Co-sponsorship files document Harvard/Radcliffe programs, speakers, films, and conferences to which Education for Action contributed money. These files document many of the social justice events on campus from the late 1980s to the late 1990s.

Additional material received as electronic files will be reformatted at some future date for inclusion in this collection.

Some Education for Action material has been digitized as part of the Radcliffe College Archives subject files (RG XXIV, Series 5). This material (#11.9-11.12) includes Education for Action yearly reports, newsletters, and posters. Six audiotapes documenting early Education for Action projects are listed and described as RA.T-045 in the Radcliffe College Archives sound recordings collection, 1951- 2008 (RG XX, Series 8-9).


Education for Action was initiated in 1966 with a grant from the Ford Foundation. Originally begun as an experimental joint venture between Radcliffe College, the Radcliffe Government Association, and Phillips Brooks House, Education for Action grew to become an integral part of the Harvard/Radcliffe student experience for 30 years. The program was initiated by students who wanted to engage in community service and social action work in communities from Cambridge to Kenya, and needed funding in order to do this work in the summer between academic years at Harvard/Radcliffe. Education for Action was initially envisioned to have three components: a domestic community service experience ("Unit I"); a seminar component in which participants formally learned from each other and connected their experiences to their schoolwork ("Unit II"), and then an international component, where students could work and learn together or in conjunction with other nonprofits or service learning organizations ("Unit III"). The program was also envisioned as a way to provide adequate training for Peace Corps volunteers, but this idea was dropped after the first few years.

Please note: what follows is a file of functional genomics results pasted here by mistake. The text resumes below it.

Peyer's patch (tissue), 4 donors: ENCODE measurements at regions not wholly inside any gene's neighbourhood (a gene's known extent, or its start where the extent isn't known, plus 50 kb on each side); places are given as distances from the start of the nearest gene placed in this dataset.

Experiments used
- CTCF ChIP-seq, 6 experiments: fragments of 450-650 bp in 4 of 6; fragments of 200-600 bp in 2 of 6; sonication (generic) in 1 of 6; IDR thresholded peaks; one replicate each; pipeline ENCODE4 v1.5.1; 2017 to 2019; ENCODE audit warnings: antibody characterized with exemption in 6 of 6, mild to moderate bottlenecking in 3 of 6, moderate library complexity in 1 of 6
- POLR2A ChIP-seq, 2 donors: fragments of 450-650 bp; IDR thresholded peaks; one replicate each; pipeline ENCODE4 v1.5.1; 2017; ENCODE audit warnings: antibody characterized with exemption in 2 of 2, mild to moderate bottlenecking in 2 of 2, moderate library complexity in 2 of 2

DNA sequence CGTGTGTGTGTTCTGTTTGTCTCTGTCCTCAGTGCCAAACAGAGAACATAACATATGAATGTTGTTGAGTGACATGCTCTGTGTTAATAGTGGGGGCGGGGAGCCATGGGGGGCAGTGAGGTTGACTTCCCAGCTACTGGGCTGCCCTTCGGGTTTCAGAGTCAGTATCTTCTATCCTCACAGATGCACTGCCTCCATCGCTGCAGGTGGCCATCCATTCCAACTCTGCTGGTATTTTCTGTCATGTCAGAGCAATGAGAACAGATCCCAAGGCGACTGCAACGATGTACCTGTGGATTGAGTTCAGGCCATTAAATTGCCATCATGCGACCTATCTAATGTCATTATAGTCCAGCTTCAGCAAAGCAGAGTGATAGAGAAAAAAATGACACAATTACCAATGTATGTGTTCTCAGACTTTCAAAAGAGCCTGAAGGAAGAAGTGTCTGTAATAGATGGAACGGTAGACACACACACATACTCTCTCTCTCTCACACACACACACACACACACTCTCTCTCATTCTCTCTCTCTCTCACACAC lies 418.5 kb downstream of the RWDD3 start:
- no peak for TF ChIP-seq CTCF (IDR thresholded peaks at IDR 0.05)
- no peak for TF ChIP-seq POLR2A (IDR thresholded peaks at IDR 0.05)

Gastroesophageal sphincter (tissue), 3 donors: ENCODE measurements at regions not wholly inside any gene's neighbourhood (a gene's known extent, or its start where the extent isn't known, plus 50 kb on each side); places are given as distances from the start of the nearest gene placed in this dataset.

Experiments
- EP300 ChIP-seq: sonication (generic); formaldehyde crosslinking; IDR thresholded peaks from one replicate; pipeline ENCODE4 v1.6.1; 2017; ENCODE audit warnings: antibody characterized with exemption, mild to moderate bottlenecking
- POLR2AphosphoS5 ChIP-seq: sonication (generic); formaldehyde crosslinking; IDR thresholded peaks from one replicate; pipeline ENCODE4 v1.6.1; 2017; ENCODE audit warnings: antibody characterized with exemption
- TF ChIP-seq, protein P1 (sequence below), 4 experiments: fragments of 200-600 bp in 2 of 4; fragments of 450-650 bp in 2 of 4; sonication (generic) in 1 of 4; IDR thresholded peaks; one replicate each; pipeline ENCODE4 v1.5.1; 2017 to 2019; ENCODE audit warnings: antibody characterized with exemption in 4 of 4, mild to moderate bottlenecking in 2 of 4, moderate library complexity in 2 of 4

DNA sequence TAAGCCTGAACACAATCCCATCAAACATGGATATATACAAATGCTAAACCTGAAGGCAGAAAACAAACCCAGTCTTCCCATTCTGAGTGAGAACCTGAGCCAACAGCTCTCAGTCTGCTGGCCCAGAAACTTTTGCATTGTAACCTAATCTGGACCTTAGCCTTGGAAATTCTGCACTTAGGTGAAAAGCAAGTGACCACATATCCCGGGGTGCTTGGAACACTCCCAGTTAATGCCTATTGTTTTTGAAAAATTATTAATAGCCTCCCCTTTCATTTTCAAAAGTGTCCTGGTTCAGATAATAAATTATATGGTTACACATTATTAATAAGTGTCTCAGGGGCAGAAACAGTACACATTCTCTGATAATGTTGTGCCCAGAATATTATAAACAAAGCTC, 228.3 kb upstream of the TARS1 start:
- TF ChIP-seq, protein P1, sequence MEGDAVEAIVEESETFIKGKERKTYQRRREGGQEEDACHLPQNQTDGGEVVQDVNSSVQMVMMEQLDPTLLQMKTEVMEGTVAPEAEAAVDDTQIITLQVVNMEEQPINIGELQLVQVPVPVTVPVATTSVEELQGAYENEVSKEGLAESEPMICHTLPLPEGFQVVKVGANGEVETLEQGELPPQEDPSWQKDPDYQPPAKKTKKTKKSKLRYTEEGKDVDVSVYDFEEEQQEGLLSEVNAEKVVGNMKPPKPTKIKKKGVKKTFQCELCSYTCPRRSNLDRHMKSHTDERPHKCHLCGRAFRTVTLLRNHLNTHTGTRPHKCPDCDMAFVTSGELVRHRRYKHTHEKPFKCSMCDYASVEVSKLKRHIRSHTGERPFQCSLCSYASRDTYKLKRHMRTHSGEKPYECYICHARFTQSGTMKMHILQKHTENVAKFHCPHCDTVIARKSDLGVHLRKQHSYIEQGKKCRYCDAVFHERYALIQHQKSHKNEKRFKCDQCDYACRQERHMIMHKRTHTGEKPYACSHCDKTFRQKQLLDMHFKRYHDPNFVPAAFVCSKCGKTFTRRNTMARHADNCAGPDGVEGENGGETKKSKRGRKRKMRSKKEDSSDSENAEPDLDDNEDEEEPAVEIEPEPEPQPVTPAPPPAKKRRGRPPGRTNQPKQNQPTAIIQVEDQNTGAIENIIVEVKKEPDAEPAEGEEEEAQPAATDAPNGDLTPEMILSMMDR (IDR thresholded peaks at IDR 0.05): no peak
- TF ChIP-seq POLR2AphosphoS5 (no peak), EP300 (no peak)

Education for Action, or "E4A" as it was also known, raised money, primarily from foundations, to support Harvard/Radcliffe students in their social justice experiential learning endeavors. Funding and grants were administered by Radcliffe College, and Radcliffe staff served as administrators for the program, but the decisions about which students and projects to fund were made by a cooperatively-run student board. The student board was intentional about its need to be ethnically and racially diverse. An Advisory Board, of faculty, staff, and experts on experiential and international learning, was also formed. Program directors were: Judith Newman (1966-1972), Shepherd Bliss (1973-1979), and Suzanne Motheral (1979-1990). Faith Adiele (a former student board member) was appointed Program Coordinator in 1990.